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Stirling featured at virtual heritage conference

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The challenges facing building conservation from climate change haven’t been forgotten during lockdown. Adapt Northern Heritage brought experts from across Northern Europe together online for a digital conference. They learned more about Scotland’s pioneering approach to traditional building maintenance, piloted in Stirling.

On the 5th and 6th of May 2020 the Adapt Northern Heritage 2020 conference went ahead digitally. For those of you who missed out on watching along live, you can catch-up on Historic Environment Scotland’s YouTube channel. Adapt Northern Heritage is an amazing project which supports communities and local authorities to adapt northern cultural heritage to the environmental impacts of climate change and associated natural hazards through community engagement and informed conservation planning. Running from June 2017 to May 2020, the project involves four Project Partners and eleven Associated Partners from Iceland, Ireland, Norway, Russia, Scotland and Sweden. It is supported by Iceland, Norway and the European Union through the Interreg programme for the Northern Periphery and Arctic.

The 2020 Conference Schedule was packed with leading heritage experts from across the Northern Hemisphere, including Historic Environment Scotland’s Ali Davey.  She spoke about the Traditional Building Health Check scheme, a five year pilot scheme run in Stirling through the Stirling City Heritage Trust (SCHT) from 2013-2018. Here we will recap what Ali had to say about this important project. The key aims of the pilot were:

– To change the behaviours of Scottish traditional building owners, to support and encourage them to take a more pro-active approach to maintaining and repairing their properties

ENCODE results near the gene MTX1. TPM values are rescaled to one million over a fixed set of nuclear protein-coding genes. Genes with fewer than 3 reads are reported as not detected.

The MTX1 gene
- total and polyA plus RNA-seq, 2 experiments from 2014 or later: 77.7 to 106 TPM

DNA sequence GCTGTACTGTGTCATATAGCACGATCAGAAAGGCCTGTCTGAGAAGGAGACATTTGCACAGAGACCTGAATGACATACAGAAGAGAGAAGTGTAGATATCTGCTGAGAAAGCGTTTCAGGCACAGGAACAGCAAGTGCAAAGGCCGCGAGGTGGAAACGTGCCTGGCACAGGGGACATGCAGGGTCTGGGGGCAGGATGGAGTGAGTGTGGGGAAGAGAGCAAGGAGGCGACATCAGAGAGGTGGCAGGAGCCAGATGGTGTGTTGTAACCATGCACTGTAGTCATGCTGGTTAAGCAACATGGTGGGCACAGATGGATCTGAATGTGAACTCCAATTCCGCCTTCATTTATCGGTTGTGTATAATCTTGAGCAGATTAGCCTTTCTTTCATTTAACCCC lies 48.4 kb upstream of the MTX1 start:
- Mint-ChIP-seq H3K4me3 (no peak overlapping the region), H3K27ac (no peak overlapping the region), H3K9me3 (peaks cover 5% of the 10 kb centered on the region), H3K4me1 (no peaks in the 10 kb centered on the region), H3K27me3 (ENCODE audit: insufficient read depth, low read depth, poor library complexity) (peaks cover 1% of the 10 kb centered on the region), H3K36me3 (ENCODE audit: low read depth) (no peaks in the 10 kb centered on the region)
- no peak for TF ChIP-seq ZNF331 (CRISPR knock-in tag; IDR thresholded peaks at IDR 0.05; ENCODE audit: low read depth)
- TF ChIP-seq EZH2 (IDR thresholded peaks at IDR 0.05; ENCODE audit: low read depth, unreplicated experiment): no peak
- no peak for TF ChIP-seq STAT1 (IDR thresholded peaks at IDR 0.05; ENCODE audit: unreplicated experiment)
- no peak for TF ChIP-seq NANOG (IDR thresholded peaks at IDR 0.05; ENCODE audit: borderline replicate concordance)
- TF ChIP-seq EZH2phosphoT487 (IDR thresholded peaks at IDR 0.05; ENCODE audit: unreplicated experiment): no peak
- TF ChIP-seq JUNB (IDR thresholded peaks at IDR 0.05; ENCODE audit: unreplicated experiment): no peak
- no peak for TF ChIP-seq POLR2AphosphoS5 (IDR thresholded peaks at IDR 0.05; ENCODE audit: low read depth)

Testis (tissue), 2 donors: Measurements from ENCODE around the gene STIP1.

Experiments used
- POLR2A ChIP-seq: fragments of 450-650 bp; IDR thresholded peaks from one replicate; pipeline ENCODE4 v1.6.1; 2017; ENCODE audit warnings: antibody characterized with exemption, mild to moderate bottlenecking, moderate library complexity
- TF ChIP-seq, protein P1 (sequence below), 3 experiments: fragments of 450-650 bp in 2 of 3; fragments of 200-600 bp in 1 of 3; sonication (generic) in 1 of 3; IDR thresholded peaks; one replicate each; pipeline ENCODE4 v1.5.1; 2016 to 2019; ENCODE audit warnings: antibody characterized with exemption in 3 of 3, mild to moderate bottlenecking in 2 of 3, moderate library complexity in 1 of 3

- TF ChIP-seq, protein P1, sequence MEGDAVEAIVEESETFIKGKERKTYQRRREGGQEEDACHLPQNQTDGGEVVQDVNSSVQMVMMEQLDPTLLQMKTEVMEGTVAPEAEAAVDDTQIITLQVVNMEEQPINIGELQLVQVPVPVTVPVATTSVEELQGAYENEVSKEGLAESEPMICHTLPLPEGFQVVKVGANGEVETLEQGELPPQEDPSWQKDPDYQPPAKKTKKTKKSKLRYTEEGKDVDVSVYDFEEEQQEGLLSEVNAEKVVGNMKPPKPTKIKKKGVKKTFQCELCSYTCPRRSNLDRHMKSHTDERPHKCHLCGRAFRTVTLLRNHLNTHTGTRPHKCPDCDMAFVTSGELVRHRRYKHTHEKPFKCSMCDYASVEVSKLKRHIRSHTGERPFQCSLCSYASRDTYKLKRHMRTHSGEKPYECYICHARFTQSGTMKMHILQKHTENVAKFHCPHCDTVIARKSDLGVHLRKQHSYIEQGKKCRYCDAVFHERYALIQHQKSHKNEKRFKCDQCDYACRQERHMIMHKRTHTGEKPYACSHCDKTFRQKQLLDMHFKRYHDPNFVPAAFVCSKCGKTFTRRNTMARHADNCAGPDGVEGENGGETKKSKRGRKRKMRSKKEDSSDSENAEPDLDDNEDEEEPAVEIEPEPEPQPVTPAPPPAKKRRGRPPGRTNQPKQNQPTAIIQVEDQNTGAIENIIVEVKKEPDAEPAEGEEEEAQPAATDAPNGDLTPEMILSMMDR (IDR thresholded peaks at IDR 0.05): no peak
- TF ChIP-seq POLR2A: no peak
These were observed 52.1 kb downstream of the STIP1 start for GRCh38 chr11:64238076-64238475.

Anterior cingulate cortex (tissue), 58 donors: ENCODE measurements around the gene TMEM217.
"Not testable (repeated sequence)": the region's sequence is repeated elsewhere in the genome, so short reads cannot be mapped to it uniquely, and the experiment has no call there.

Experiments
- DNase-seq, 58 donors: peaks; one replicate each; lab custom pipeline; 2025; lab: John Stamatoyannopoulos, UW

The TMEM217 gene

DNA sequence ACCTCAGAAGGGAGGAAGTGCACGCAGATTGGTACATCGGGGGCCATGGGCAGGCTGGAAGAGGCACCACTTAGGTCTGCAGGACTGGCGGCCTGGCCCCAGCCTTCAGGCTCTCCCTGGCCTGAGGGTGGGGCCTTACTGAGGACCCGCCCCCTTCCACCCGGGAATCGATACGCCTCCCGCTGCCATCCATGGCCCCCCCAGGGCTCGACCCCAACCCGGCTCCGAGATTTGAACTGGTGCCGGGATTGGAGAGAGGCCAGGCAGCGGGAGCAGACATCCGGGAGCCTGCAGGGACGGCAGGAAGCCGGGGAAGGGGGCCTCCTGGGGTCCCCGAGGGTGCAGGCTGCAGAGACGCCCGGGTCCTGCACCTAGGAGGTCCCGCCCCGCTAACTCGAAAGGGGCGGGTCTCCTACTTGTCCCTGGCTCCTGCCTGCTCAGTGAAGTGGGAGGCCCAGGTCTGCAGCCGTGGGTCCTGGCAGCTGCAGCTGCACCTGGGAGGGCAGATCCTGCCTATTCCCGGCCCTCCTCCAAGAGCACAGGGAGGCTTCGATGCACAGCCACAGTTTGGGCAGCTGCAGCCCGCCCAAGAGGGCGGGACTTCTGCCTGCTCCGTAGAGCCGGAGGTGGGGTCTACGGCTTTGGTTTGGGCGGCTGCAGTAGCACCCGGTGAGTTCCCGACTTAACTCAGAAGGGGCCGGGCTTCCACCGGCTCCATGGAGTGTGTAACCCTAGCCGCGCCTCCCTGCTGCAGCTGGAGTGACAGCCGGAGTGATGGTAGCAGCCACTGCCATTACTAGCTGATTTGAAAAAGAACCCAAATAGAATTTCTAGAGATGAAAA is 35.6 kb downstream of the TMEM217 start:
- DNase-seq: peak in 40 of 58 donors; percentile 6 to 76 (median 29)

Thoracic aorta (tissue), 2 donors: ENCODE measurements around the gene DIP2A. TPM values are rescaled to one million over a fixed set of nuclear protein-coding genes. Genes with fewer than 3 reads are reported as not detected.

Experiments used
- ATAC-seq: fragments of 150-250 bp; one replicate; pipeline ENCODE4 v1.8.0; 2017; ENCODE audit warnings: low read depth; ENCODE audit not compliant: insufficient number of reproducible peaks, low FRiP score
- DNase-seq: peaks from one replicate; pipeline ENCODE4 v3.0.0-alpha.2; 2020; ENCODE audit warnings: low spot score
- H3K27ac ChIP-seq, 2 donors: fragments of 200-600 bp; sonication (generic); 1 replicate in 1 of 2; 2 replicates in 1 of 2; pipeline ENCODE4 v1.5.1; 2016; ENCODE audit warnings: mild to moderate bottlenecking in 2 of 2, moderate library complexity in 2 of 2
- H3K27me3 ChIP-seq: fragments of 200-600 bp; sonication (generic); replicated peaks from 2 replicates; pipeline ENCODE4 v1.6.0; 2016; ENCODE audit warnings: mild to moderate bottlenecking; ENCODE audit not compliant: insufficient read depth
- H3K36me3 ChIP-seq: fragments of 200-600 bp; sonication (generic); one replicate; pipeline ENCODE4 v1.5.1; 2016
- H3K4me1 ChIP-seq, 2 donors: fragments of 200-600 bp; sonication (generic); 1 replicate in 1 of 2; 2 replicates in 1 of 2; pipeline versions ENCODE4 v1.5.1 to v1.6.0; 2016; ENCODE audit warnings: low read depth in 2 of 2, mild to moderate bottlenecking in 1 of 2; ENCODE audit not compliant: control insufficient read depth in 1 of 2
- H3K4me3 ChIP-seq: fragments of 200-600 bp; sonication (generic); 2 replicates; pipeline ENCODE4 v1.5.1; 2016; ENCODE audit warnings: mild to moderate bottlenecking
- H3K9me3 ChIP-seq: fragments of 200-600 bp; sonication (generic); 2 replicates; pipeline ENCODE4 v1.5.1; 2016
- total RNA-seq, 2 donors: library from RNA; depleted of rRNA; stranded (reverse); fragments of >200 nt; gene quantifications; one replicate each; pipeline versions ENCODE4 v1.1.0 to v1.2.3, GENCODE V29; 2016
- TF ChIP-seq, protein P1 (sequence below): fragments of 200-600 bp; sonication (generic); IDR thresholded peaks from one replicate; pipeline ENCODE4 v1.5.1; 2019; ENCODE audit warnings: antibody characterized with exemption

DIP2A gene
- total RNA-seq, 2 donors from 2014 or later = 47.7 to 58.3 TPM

-To test whether building owners would join a membership scheme

-To see if joining a membership scheme would change their behaviour and/or have an impact on the historic built environment

-Whether a scheme like the Traditional Buildings Health Check pilot could be a model for changing traditional building owner behaviour in other parts of Scotland

There are over 455,000 traditionally constructed dwellings in Scotland, which is roughly 20% of Scotland’s total housing stock. It’s estimated that 85% of existing traditional buildings will still be in use in 2050. However, the 2010 Scottish House Condition Survey carried out by the Scottish Government found that 76% of traditional dwellings needed repairs to ‘critical elements’. This is particularly worrying as if a building is in a state of disrepair: its resilience to the effects of climate change are reduced, and it makes the building less energy efficient. This also means that high-level masonry falls, will become more and more common. Edinburgh City Council revealed that in 2019 there were c.180 reports of falling masonry, a figure which is only set to increase if we don’t take action now. At present, there is no national strategy for the repair and maintenance of our traditional building stock, but if there were, climate change adaptation could be embedded within it.